Magpie great relives glory days

Norm Sharp stands in front of the pavilion named in his honour.

ONE of Camperdown Football Club’s greatest sons returned to the picturesque Leura Oval for a trip down memory lane on the weekend and was amazed at what he saw.
With wife Edna (nee Howard) and son and daughter Norm Sharp was bewildered by the quality of the playing surface and the magnitude of the facilities that now grace Leura Oval.
A 1951 premiership player, Norm ‘Bull’ Sharp reacquainted himself with the playing arena on which he once imposed himself as the Magpies’ powerful ruckman.
Born and bred within sight of the clock tower, Norm’s love of football was not much different to most young boys from his era.
He recalled fondly numerous times when he and a few mates would be up at the oval having a kick only to be hunted home by the infamous Lindsay ‘Oigle’ Stratton.
Sharp recalled his early days playing in the Under 18’s after World War II.
At the age of 13 his career commenced under the guidance of coach Rex Broban, who was a school teacher at Gnotuk.
Those were the days when the under 18s would change over at the showgrounds because the tin dressing sheds on the north eastern side of Leura Oval could not accommodate both the senior and junior teams – the reserve grade side often played at the opposing teams home ground in these days.
The turf cricket ground in Thornton Street, now Russell Mockridge Park, was the venue where the under 18s would train.
Whilst in the under 18s Norm played in the 1948/49 grand final sides.
It did not take long for Sharp to make his way into the senior ranks.
With Len White leading the Magpies Norm debuted for Camperdown at the tender age of 16 and soon made an impact.
The side was in the midst of a successful era with many notorious names in the ranks including Luke Thornton, Brian Moran, Ray Russell and Reg, Bernie and Len White.
He was an enormous success in 1951 – a big, strong, mature man and was well coached, his opponents found it impossible to bluff him.
With his under 18 stable mate Bruce Murray, and a little help from veteran Les Begley, he became Camperdown’s number one ruckman.
Developing a dash of pace he was also a dangerous resting ruckman in the forward pocket.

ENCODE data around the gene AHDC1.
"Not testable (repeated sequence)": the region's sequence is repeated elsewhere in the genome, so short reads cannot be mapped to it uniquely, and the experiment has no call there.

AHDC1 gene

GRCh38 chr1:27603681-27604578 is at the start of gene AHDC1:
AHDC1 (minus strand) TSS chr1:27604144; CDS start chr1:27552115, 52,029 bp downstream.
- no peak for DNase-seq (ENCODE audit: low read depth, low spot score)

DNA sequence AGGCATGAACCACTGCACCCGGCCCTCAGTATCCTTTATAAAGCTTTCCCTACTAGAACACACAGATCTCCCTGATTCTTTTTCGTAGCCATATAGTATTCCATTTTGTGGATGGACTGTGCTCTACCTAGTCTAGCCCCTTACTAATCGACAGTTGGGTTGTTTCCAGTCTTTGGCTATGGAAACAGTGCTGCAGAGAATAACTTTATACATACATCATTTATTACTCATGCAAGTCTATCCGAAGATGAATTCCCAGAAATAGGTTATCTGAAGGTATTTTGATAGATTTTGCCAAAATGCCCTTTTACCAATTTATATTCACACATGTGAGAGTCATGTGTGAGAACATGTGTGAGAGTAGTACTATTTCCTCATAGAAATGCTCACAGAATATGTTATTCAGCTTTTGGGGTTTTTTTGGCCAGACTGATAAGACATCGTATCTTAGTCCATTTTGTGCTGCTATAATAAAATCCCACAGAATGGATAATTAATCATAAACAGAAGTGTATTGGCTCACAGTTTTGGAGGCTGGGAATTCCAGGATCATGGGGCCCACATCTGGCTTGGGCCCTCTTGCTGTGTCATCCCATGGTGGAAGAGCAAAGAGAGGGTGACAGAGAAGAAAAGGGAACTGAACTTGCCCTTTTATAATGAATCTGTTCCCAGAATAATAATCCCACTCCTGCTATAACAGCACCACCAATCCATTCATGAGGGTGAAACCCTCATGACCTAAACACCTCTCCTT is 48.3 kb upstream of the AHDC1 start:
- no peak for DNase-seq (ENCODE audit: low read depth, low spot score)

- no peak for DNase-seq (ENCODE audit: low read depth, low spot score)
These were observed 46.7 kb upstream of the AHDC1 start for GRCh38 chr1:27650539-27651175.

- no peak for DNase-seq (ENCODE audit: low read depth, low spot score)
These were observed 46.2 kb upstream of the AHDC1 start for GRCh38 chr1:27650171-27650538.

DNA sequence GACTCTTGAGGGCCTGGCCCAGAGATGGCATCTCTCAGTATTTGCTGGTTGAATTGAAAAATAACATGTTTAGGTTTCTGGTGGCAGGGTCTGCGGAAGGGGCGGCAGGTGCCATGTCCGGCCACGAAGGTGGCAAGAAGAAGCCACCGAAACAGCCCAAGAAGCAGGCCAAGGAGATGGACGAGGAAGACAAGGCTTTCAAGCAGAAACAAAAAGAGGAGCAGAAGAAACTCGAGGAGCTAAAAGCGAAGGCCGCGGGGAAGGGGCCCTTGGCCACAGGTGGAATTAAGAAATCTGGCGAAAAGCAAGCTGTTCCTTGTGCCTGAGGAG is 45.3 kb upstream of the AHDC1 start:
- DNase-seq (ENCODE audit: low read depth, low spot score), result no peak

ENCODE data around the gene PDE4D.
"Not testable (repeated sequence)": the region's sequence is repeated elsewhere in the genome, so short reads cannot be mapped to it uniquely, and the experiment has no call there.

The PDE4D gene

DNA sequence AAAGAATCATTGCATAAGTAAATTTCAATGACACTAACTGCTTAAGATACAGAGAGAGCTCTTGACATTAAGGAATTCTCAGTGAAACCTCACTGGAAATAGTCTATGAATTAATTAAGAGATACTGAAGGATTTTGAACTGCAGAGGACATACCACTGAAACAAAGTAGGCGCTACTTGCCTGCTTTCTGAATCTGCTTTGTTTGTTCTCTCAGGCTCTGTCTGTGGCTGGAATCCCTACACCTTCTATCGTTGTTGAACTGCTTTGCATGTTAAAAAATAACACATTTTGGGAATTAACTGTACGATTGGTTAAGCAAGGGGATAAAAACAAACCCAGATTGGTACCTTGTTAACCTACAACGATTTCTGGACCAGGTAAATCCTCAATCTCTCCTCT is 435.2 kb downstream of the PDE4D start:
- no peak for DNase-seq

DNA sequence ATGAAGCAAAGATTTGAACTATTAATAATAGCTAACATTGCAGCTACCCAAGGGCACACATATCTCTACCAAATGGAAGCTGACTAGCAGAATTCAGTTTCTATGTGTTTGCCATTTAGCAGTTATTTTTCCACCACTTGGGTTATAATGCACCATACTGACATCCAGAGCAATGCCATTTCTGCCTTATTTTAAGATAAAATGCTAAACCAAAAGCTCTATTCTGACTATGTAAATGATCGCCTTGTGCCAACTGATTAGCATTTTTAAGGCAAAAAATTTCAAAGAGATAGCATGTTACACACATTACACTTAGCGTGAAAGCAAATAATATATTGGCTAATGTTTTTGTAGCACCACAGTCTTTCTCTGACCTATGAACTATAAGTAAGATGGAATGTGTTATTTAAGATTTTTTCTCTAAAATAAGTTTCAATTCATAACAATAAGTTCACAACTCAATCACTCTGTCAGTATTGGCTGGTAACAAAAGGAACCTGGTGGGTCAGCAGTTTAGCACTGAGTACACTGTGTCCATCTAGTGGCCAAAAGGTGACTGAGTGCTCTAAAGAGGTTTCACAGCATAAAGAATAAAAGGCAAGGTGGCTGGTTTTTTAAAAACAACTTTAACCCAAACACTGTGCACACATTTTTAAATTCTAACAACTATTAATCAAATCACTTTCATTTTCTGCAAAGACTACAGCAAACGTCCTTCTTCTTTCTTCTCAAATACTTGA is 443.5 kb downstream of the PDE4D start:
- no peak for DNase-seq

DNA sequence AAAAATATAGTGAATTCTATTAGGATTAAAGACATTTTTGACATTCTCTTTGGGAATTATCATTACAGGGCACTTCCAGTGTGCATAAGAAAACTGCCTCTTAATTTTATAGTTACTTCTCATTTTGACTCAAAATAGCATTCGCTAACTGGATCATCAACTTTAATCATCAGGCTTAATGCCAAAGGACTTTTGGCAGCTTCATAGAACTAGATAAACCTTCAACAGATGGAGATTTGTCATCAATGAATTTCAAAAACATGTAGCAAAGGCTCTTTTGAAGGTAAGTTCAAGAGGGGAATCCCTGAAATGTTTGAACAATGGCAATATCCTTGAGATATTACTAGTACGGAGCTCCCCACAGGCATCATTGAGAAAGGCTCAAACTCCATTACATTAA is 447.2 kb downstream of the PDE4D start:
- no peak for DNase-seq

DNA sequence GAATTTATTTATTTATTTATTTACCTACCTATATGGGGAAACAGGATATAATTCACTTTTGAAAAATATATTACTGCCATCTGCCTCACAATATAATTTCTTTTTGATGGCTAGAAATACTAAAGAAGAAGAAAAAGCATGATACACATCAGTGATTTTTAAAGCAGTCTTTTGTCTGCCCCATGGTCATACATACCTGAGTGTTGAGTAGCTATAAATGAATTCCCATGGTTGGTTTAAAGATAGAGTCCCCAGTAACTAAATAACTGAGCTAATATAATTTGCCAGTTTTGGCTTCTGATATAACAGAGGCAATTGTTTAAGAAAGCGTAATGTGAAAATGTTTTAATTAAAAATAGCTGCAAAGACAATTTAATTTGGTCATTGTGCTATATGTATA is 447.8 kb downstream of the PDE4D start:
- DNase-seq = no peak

He was the Magpies’ leading vote getter in the Maskell Cup with 12, he played interleague against Western District League, he helped steer the side to a 31 point premiership victory over arch rivals Cobden, was named the best player in the grand final and he shared the senior best and fairest with coach Len White.
When asked whether the rivalry and passion was evident in the 50s when Camperdown met arch rival Cobden, Sharp simply smiled and said “they were our neighbours; and they deserved to lose.”
Sharp played 17 senior matches for Camperdown.
His inclusion in Camperdown’s ’51 team still remains one of the most impressive debuts ever made in Hampden League Football.
Norm’s career took another turn at the end of 1951 as he was approached by the Geelong Football Club.
Recruited to the VFL, he soon made a presence as a powerful 17-year old ruckman, using his weight in the packs.
After playing the first match of the season for Camperdown as agreed, he was cleared to Geelong.
He walked straight into Geelong’s all conquering side to play in the 1952 premiership under Geelong legend Reg Hickey.
Similar to the HFL he blazed his way through the rucks that opposed him in the VFL.
Sharp played in Geelong’s ’53 grand final and won the club’s best and fairest award in 1954.
Norm represented Victoria on three occasions and was one of the youngest ruckmen to gain state selection.
He played in the VFL final series of 1954, ’56 and ’57.
In total he played 88 games at the highest level in which he kicked 29 goals.
Sharp was forced out of the game prematurely as his rugged style saw him sustain a knee injury.
In 1960 Norm Sharp’s career was recognised by the Camperdown Football Club, and the town council, when the new dressing sheds were officially opened on July 16 of that year.
‘The Norman Sharp Pavilion’ was ahead of its time, providing modern, spacious facilities for Camperdown and the opposing team.
Sharp returned to Camperdown in 2000 when he was named as ruckman in the Magpies’ almighty Team of the Century.
Up there with the best, it could be argued that Norm Sharp is one of the greatest footballers to come out of Camperdown.

Comments are closed.